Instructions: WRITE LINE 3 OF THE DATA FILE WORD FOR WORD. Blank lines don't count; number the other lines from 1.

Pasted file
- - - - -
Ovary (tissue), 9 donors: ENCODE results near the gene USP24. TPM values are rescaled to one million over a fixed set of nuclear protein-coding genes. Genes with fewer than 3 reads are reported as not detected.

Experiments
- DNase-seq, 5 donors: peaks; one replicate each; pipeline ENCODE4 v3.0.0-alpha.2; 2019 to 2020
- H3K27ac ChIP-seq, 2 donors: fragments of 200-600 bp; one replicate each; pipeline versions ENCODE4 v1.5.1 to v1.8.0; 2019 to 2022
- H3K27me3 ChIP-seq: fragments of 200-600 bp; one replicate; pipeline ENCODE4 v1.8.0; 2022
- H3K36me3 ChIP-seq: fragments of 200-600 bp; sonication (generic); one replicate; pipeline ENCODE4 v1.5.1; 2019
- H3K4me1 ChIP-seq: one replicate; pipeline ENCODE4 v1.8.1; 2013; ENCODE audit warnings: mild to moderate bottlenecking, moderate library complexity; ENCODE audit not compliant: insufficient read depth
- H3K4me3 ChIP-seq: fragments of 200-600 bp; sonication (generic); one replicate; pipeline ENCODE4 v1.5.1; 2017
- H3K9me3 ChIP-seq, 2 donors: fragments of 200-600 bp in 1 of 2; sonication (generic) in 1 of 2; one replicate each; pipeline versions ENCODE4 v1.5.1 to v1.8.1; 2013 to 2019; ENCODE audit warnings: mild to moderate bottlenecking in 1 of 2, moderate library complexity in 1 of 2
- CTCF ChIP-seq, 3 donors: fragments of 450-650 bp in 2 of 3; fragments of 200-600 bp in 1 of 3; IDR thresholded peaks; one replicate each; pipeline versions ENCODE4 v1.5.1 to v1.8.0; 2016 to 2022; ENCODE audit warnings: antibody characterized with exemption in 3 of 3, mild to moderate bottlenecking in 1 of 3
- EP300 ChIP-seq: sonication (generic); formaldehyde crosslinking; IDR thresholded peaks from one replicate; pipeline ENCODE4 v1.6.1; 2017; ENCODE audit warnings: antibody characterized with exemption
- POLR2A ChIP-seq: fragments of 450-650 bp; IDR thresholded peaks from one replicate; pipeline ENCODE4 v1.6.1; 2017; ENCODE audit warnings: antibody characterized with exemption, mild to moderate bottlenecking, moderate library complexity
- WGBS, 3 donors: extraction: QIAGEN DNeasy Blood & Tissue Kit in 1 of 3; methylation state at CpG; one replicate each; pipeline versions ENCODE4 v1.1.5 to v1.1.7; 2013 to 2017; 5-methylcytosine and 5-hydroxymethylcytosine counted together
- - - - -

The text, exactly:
- DNase-seq, 5 donors: peaks; one replicate each; pipeline ENCODE4 v3.0.0-alpha.2; 2019 to 2020